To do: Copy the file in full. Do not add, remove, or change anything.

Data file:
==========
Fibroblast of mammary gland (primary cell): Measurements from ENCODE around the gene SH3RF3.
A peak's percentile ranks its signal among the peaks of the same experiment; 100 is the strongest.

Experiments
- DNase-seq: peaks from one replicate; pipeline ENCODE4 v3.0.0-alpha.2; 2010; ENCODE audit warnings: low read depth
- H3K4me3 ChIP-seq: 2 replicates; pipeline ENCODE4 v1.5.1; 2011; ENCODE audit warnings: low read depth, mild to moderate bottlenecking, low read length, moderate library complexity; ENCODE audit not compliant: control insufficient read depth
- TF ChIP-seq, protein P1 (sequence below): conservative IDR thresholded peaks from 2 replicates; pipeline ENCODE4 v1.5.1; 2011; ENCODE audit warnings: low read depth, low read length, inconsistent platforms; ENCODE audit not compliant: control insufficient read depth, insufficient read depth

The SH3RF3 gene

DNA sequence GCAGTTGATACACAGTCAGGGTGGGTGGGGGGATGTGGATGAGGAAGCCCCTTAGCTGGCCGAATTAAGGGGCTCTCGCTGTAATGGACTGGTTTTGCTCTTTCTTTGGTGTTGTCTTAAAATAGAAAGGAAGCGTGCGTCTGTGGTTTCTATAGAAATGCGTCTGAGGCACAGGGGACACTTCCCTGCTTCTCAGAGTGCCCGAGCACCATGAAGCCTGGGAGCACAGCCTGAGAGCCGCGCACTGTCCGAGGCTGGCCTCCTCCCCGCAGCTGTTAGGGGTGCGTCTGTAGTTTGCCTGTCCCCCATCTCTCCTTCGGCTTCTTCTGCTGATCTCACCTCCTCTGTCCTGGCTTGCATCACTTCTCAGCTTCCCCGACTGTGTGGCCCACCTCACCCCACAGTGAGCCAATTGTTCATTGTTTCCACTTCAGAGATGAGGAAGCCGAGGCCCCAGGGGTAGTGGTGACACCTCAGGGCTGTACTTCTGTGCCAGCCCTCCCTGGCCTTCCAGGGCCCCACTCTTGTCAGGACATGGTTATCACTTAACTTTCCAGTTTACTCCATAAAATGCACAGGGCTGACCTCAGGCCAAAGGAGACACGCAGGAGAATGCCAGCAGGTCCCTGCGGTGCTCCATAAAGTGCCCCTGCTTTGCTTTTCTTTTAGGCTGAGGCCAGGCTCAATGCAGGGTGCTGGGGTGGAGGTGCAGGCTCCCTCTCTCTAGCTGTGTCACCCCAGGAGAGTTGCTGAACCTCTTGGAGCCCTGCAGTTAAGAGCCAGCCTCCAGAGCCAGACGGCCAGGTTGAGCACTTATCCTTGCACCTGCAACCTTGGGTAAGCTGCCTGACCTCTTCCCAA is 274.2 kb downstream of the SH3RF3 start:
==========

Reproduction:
Fibroblast of mammary gland (primary cell): Measurements from ENCODE around the gene SH3RF3.
A peak's percentile ranks its signal among the peaks of the same experiment; 100 is the strongest.

Experiments
- DNase-seq: peaks from one replicate; pipeline ENCODE4 v3.0.0-alpha.2; 2010; ENCODE audit warnings: low read depth
- H3K4me3 ChIP-seq: 2 replicates; pipeline ENCODE4 v1.5.1; 2011; ENCODE audit warnings: low read depth, mild to moderate bottlenecking, low read length, moderate library complexity; ENCODE audit not compliant: control insufficient read depth
- TF ChIP-seq, protein P1 (sequence below): conservative IDR thresholded peaks from 2 replicates; pipeline ENCODE4 v1.5.1; 2011; ENCODE audit warnings: low read depth, low read length, inconsistent platforms; ENCODE audit not compliant: control insufficient read depth, insufficient read depth

The SH3RF3 gene

DNA sequence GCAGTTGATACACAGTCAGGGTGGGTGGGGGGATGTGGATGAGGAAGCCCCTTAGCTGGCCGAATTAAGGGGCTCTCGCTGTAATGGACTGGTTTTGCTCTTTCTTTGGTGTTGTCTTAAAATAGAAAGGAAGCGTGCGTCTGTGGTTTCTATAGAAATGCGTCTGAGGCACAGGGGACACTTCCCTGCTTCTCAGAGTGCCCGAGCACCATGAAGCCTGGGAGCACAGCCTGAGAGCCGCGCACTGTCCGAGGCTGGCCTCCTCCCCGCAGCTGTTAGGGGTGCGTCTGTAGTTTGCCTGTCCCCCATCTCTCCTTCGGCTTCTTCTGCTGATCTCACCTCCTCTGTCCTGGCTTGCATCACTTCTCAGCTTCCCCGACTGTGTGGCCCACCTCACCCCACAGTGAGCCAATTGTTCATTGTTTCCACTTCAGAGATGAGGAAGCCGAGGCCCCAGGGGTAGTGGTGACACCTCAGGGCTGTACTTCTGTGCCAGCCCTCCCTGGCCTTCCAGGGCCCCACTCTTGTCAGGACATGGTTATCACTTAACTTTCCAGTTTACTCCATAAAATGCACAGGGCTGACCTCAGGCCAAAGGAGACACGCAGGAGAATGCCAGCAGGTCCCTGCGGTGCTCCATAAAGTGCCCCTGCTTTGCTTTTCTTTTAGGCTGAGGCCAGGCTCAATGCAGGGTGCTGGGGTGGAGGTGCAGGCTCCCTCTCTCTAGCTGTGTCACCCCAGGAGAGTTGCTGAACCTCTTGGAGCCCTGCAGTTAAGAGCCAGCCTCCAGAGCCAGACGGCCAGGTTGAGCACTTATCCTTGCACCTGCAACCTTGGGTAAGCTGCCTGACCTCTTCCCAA is 274.2 kb downstream of the SH3RF3 start: